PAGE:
We need to be so grateful to the unlimited huge strides in medical science through the century. A drink of whiskey & vinegar would kill me if the illness didn't. I shuddered imagining it. It is such a stretch to get into how these people survived, carried on, kept their hope & tenacity. You bring it to us as real as possible...real enough for each powerful visceral reaction I just described. Nothing like facing head on that we (many of us) are a bunch of true "softies!')

      Amazing, just amazing what that 2,100 mile, 6 month journey entailed. This tale is a fascinating education! Hugs, Sis

    • profile image

      Tamara Moore 5 months ago

      This is very scary! Panic rises within me as I read your words. I knew that Bison were frightening creatures, but I never thought of them as in a herd before, and creating such a ground-shaking force as to knock the earth off its foundation! Bison are my nightmares. Thank you for writing this!

      Hugs,

      Tamara

    • FlourishAnyway profile image

      FlourishAnyway 5 months ago from USA

      So Bill why not a book? I think there's good stuff here.

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      Eric Dierker 5 months ago from Spring Valley, CA. U.S.A.

      Awesome. What a great tribute to the American spirit.

    • manatita44 profile image

      manatita44 5 months ago from london

      Yes, Bro.

      I like how it ended. It took courage, no small feat and I guess they were all heroes, knowing or believing, that some would not make it. A John Wayne kind of grit, if I may say so. A real triumph for the human spirit. Another awesome bit of writing here.

    • billybuc profile image
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      Bill Holland 5 months ago from Olympia, WA

      Thank you Clive, kind sir!

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      Bill Holland 5 months ago from Olympia, WA

      Aww, thank you MizB! I could only guess at what it must have looked like....some herds were estimated at a million bison...can you imagine? That's what I tried to portray, the sheer wonder of it all, coupled with the sheer terror of it all.

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      MizBejabbers 5 months ago

      Oh, Bill, great description. I just wish I could have seen that herd in person. I've seen the small herd in our state that is growing, but nothing compared to that.

      Historical fiction is one of my favorite genres, too. You can make it come alive. I'm sure there'll be heartbreak to follow. There usually was on these migrations. Have a great day, my friend.

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      Clive Williams 5 months ago from Nibiru

      All Hail the Great Billy...Nice Write.

    • billybuc profile image
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      Bill Holland 5 months ago from Olympia, WA

      Thank you Lori! I have Bruce Catton to thank for my love of historical fiction.

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      Bill Holland 5 months ago from Olympia, WA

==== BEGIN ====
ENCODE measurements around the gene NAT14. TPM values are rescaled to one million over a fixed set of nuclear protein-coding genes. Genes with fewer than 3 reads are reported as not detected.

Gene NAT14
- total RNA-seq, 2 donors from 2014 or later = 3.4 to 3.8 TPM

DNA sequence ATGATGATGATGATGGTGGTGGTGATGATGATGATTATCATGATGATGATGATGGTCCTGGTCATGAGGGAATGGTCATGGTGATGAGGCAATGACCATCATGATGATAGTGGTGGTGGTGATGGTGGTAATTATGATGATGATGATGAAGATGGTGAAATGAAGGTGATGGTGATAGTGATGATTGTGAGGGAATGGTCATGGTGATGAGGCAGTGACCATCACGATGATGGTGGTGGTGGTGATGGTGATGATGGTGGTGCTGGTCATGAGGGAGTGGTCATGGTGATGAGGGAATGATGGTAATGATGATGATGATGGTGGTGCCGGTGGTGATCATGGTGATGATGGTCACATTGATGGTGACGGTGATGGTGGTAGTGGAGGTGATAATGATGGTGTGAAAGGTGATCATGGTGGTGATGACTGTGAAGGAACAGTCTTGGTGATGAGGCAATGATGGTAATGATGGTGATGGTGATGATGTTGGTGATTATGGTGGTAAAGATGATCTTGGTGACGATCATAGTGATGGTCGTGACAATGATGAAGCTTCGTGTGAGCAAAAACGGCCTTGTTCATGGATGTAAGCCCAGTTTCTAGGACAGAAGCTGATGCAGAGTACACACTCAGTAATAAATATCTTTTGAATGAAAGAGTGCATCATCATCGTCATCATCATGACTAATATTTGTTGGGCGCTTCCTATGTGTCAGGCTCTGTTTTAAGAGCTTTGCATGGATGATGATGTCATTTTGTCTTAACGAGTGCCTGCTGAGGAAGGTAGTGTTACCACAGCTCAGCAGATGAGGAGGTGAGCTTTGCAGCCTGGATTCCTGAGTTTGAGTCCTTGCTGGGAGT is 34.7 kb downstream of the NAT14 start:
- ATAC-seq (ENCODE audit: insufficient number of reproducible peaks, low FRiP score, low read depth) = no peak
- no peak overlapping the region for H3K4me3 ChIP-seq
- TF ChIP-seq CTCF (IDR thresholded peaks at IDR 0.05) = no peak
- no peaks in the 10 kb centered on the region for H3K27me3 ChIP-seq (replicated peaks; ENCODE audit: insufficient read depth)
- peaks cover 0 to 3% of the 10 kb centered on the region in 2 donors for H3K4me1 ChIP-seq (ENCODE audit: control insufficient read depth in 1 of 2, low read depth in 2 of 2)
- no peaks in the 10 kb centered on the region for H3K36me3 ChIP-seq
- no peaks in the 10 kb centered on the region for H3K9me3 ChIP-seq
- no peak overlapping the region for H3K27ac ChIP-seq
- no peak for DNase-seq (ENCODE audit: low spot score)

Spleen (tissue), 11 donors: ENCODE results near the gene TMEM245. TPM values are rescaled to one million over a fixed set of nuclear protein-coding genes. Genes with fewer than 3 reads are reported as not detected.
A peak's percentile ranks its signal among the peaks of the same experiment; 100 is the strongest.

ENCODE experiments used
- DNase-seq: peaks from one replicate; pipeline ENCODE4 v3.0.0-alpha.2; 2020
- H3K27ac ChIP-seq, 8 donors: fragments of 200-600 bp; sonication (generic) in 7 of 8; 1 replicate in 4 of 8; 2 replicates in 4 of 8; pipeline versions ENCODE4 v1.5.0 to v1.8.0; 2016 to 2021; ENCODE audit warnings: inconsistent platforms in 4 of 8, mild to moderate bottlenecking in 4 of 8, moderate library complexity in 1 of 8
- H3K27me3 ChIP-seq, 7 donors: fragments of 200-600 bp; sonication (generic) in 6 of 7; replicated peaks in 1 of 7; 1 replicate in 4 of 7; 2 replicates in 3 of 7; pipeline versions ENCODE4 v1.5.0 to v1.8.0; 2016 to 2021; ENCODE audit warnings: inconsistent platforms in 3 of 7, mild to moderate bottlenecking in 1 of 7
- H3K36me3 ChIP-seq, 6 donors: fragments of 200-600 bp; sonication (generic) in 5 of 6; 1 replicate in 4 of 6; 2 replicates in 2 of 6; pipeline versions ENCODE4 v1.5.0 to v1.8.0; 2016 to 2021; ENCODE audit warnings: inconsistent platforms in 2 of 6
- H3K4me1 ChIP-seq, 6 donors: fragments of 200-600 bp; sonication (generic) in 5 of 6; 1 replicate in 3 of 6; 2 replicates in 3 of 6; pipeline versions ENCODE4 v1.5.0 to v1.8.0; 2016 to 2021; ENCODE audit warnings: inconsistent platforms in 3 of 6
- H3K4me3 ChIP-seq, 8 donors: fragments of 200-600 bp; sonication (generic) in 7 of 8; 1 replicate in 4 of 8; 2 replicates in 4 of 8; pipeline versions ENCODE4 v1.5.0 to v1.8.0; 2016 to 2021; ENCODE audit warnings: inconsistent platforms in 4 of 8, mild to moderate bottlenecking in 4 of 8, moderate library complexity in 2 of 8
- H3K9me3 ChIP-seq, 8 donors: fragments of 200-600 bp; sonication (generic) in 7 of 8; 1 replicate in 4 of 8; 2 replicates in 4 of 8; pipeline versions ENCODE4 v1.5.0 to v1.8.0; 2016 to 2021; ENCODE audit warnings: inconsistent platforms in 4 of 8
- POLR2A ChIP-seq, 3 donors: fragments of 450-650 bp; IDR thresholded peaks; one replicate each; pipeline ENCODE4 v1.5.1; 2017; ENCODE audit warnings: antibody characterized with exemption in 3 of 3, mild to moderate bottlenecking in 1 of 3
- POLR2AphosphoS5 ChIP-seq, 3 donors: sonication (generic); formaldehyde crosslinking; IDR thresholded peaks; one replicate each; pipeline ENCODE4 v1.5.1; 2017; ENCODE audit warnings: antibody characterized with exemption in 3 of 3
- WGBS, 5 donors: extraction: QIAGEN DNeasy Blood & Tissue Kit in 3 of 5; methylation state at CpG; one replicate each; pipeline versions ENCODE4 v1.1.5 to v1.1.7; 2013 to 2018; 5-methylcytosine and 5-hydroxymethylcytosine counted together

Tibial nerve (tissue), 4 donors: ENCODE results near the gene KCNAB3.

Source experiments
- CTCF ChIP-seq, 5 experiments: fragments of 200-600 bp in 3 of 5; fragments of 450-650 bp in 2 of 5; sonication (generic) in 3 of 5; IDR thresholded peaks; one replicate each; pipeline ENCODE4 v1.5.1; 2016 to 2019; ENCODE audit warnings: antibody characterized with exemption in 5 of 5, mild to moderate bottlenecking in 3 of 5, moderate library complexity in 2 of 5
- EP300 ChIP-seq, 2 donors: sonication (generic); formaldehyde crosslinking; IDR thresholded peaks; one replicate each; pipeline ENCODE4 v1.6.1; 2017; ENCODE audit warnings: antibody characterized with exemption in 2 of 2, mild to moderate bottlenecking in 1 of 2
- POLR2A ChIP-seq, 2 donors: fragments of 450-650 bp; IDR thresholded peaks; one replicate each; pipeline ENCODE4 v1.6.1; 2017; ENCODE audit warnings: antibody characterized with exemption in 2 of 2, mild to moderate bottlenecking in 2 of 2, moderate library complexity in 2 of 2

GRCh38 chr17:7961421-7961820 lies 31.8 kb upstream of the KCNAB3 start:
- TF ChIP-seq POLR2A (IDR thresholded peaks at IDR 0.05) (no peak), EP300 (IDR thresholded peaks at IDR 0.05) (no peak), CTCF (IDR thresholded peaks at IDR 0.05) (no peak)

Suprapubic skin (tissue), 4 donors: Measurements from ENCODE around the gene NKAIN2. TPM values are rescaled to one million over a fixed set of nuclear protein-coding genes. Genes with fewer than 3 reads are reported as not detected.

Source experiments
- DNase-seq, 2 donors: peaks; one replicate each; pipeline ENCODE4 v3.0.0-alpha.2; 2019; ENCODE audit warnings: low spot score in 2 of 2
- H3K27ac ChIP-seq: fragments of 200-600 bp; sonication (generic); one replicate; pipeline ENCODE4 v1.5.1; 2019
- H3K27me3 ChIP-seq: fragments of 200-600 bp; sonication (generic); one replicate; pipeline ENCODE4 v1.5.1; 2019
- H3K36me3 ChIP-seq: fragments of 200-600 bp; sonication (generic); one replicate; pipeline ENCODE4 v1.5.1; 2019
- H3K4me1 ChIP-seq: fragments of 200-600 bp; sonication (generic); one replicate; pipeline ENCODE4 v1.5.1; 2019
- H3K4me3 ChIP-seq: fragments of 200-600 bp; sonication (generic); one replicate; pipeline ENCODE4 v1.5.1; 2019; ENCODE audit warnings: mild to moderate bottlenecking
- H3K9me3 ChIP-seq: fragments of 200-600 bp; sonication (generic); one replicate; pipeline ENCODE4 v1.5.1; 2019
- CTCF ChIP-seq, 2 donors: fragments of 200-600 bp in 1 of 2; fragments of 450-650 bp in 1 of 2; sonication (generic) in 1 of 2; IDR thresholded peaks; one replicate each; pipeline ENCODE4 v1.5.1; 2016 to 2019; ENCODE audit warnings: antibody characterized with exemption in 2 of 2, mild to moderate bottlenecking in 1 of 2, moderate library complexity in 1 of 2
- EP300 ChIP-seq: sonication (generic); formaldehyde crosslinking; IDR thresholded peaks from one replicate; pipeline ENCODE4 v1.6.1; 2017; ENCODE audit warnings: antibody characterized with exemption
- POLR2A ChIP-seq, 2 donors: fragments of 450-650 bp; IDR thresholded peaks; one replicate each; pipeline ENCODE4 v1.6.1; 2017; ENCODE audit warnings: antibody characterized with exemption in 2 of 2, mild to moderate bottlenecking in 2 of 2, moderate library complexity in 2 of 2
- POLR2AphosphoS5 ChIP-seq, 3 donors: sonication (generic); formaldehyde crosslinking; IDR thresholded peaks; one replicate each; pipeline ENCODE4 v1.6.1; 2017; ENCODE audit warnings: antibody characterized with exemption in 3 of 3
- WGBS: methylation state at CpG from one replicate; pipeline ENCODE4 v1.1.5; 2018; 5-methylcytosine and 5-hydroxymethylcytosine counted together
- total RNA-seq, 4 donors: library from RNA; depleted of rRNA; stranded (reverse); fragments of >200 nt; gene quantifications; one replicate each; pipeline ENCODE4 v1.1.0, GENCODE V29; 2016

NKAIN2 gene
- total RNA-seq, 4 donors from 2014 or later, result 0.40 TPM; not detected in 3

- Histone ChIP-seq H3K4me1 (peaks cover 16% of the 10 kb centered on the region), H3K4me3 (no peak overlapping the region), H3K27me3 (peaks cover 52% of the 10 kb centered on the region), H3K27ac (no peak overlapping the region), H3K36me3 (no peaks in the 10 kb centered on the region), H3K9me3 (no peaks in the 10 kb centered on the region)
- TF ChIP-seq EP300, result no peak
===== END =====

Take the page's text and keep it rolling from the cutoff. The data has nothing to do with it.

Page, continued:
I think you did, Nadine, and I thank you for the suggestion. I just wish I had started writing sooner in life. I have limited time remaining on this planet and so much I want to accomplish. Anyway, thank you!

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      Bill Holland 5 months ago from Olympia, WA

      It's hard to nail down a figure about that, Mary. Best estimate, about 30,000 died making the journey. I've seen as low as 20,000 and as high as 40,000, and most died by accident and secondly cholera. So maybe 10% or a little less.

      Thanks for the kind words, Mary! Have a great upcoming weekend.

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      Lori Colbo 5 months ago from Pacific Northwest

      Great story. I could see, feel, taste, and hear all that you described. I love historical fiction. Nice job Bill.

    • billybuc profile image
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      Bill Holland 5 months ago from Olympia, WA

      Sorry about the goosebumps, Linda, but I'm secretly happy you got them. :) Thank you very much, my friend.

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      Linda Lum 5 months ago from Washington State, USA

      Bill, it might be the change in the weather (a drop of 20 degrees from yesterday to today), but as I was reading about the bison stampede I got goosebumps. I can see and smell and feel every inch of this journey. Some of your best story-telling.

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      Mary Wickison 5 months ago from Brazil

      That stampede must have been frightening. Impending death coming nearer and nearer. Like standing on a railroad track as the train races towards you.

      Scary stuff and gripping.

      You say 400,000 made the journey, any idea how many made it?

      I can only recall meeting one person who was a generation older than me, who had been born in California. In the 1950's there was a mass migration but before that, I was curious about the numbers who decided to stay.

      Great read.

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      Nadine May 5 months ago from Cape Town, Western Cape, South Africa

      I loved reading this short story. My visions of the whole journey was right in front of my eyes. One day you must try your writing skills on scrip writing. ( I think I might have suggested that before?)

    • billybuc profile image
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      Bill Holland 5 months ago from Olympia, WA

      I appreciate that, Pop! Thank you and have a great adventure!

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      breakfastpop 5 months ago

      I am happy I got to read this before I take off for a couple of weeks. It's great writing, billy.

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      Bill Holland 5 months ago from Olympia, WA

      Debangee, I greatly appreciate your very kind words. Thank you!

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      DEBANGEE MANDAL 5 months ago from India

      Another masterpiece. It is beautifully described. I would love to follow it.